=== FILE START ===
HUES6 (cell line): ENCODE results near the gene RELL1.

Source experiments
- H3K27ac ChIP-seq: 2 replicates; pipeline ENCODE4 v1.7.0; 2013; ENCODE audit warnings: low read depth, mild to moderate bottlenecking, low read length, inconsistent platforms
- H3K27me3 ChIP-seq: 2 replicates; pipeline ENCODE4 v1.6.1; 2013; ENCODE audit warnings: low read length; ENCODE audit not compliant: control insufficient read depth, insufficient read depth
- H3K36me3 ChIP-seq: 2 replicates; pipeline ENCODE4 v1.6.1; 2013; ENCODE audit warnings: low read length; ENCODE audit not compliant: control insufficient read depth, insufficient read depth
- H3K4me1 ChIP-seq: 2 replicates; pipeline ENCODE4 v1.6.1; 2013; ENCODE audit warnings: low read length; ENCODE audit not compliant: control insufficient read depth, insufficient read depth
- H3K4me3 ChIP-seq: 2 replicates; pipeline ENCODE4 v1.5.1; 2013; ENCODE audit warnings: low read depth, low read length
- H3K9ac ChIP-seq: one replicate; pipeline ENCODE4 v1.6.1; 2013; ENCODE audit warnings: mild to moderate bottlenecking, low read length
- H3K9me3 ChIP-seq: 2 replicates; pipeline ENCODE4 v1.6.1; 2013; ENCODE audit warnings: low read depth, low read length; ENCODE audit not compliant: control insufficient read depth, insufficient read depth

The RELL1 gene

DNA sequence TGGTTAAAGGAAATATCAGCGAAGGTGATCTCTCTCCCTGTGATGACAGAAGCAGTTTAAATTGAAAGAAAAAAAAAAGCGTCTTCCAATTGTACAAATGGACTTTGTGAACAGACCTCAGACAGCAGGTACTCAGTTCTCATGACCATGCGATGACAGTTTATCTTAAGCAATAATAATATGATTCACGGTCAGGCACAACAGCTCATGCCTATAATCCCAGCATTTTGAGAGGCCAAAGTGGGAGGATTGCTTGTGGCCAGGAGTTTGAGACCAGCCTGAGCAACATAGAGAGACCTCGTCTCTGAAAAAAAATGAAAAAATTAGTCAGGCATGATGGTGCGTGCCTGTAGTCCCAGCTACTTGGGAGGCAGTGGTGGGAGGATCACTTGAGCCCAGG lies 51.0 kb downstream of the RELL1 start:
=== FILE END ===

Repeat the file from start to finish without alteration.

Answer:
HUES6 (cell line): ENCODE results near the gene RELL1.

Source experiments
- H3K27ac ChIP-seq: 2 replicates; pipeline ENCODE4 v1.7.0; 2013; ENCODE audit warnings: low read depth, mild to moderate bottlenecking, low read length, inconsistent platforms
- H3K27me3 ChIP-seq: 2 replicates; pipeline ENCODE4 v1.6.1; 2013; ENCODE audit warnings: low read length; ENCODE audit not compliant: control insufficient read depth, insufficient read depth
- H3K36me3 ChIP-seq: 2 replicates; pipeline ENCODE4 v1.6.1; 2013; ENCODE audit warnings: low read length; ENCODE audit not compliant: control insufficient read depth, insufficient read depth
- H3K4me1 ChIP-seq: 2 replicates; pipeline ENCODE4 v1.6.1; 2013; ENCODE audit warnings: low read length; ENCODE audit not compliant: control insufficient read depth, insufficient read depth
- H3K4me3 ChIP-seq: 2 replicates; pipeline ENCODE4 v1.5.1; 2013; ENCODE audit warnings: low read depth, low read length
- H3K9ac ChIP-seq: one replicate; pipeline ENCODE4 v1.6.1; 2013; ENCODE audit warnings: mild to moderate bottlenecking, low read length
- H3K9me3 ChIP-seq: 2 replicates; pipeline ENCODE4 v1.6.1; 2013; ENCODE audit warnings: low read depth, low read length; ENCODE audit not compliant: control insufficient read depth, insufficient read depth

The RELL1 gene

DNA sequence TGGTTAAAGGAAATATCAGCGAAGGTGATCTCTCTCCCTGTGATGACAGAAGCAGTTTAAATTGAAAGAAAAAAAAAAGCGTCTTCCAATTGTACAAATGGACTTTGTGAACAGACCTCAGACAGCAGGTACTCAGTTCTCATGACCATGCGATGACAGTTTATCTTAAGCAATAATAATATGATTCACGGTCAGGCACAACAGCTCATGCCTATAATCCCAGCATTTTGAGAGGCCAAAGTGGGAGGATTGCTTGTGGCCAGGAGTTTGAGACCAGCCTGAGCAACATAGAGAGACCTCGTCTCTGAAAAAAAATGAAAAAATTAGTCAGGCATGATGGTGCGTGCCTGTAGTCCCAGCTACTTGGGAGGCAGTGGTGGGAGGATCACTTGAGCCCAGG lies 51.0 kb downstream of the RELL1 start: